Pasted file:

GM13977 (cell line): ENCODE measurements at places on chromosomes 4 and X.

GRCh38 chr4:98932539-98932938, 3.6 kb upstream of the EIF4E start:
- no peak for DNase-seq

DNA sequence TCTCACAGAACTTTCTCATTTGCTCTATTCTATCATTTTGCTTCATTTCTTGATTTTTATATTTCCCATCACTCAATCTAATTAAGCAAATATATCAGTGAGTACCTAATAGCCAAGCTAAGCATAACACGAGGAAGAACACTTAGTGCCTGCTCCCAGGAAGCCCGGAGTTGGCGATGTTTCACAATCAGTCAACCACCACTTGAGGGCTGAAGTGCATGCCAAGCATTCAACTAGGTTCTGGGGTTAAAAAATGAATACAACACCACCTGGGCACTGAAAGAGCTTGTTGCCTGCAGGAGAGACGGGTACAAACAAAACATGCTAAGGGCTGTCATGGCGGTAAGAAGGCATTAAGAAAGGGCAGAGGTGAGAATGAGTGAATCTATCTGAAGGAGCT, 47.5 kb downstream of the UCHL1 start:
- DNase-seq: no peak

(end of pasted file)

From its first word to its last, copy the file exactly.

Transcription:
GM13977 (cell line): ENCODE measurements at places on chromosomes 4 and X.

GRCh38 chr4:98932539-98932938, 3.6 kb upstream of the EIF4E start:
- no peak for DNase-seq

DNA sequence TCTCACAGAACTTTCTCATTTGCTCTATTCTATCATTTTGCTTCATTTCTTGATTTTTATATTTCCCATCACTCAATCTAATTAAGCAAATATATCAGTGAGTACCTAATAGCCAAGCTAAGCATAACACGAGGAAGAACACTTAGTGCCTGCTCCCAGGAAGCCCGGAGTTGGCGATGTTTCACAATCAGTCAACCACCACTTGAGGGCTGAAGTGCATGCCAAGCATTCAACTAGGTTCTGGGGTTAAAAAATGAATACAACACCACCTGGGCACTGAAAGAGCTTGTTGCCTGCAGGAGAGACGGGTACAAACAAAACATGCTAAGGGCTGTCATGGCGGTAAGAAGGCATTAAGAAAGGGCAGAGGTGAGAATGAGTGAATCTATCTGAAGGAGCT, 47.5 kb downstream of the UCHL1 start:
- DNase-seq: no peak